In this piece of descriptive writing, there are two accounts of the events leading up to a Marilyn Mansun ‘gig’: the queuing; the stadium; the weather; the atmosphere; and the man himself… The first description praises the place and the people, whereas the second account is an example of how a piece of writing can condemn; criticising both the place and the people encountered.
This piece of creative writing explores the phenomenon of the ‘malapropism’. [‘A*’-grading, 2000/2001]
The tone of the piece relates the feelings of some White Americans towards the Indians; a general lack of respect is apparent early on, reflected through the absence of serious thought for the Indians. Through the re-telling of the ‘Colonel Kit Carson’ tale, Pilger puts across the idea that Indians are second-class citizens – that they deserve to feel ‘ignominy’ and terrible living conditions: this was the army officer’s view, obviously. Throughout history there has been disdain for the Indians.[…]
Drawing heavily on the traditions of his contemporary metaphysical poets, George Herbert passionately relates a turning point in his life in “The Collar”. Herbert attempts to convey his inner angst at the crossroads of his life, with the theme of religion a prominent feature of the poem.[…]
Using unorthodox typographical features in abundance, Emily Dickinson’s Victorian poem, “There’s A Certain Slant Of Light”, cryptically relates an intangible unhappiness “That oppresses”, perhaps reflecting her manic-depressive personality.[…]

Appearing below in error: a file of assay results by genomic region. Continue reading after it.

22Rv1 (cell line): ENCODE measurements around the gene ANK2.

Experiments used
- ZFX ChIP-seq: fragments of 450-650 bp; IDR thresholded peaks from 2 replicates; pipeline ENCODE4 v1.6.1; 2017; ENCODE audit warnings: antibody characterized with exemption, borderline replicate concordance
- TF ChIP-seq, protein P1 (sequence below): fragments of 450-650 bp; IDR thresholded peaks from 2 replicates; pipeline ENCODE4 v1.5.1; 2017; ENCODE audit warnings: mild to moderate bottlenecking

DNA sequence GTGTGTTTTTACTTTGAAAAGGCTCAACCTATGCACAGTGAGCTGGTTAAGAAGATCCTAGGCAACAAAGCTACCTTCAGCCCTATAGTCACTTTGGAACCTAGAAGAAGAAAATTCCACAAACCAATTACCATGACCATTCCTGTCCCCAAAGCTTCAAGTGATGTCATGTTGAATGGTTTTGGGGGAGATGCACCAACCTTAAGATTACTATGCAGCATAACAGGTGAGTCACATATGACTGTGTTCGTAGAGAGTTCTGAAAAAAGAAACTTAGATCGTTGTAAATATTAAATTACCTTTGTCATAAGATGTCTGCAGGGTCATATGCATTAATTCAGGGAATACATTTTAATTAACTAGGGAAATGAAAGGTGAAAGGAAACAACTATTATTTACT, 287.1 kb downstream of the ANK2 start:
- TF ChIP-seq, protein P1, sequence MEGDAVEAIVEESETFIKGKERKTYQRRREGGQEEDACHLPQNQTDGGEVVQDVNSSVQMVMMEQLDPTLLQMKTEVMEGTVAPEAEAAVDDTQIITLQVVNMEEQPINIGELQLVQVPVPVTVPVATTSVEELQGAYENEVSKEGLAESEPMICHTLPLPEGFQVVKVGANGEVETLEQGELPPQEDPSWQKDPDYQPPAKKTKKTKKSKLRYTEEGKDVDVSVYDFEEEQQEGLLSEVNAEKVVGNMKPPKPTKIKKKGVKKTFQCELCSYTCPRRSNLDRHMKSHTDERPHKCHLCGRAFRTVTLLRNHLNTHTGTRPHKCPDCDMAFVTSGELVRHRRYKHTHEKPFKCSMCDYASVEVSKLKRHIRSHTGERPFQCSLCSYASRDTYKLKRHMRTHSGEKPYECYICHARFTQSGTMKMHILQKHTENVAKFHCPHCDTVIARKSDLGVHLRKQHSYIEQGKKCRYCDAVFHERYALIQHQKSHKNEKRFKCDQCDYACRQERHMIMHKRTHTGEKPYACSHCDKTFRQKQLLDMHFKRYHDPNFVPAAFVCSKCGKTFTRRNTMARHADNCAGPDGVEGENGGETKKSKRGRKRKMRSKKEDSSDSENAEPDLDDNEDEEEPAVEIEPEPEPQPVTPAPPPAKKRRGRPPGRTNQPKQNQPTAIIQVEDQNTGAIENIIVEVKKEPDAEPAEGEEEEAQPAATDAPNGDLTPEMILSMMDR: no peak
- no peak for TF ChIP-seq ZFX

Samuel Taylor Coleridge uses “Kubla Khan”, an ancient warrior, as the vehicle through which the description is relayed in the poem (similar to the ‘traveller from an antique land’, which Shelley employs in ‘Ozymandias’); it was Khan who did ‘decree’ this particular place.[…]
Throughout ‘To Virgins’, Robert Herrick employs an ‘abab’ rhyme scheme, coupled with an ‘8787’ syllable mix, in each of the four compact stanzas, to put forward his ‘while you’ve got it, flaunt it’ message. Versification is very ordered throughout the poem; Herrick knows what he wants to say, and the desired tone in which to say it – this assuredness in his own mind helps make the poem more persuasive. The stanzas are all one-sentence long, with a colon or a semi-colon joining the two contrasting parts after the opening two lines (the apparently limitless youthful opportunities in love and relationships/the aged loss of beauty and chances). Written from a third person perspective, ‘To Virgins’ comes across in a fun, playful ballad form that is reminiscent of youth. Such a free-flowing style makes the idea of losing one’s virginity seem trivial – not the massive, life-changing event that it is usually considered-and advised- to be. Herrick uses this style to good effect: in using it to convey his words of advice, the virgins will think that love and relationships are something to be enjoyed while youth is on their side; the ease with which the poem runs will encourage them to relax and enjoy themselves.[…]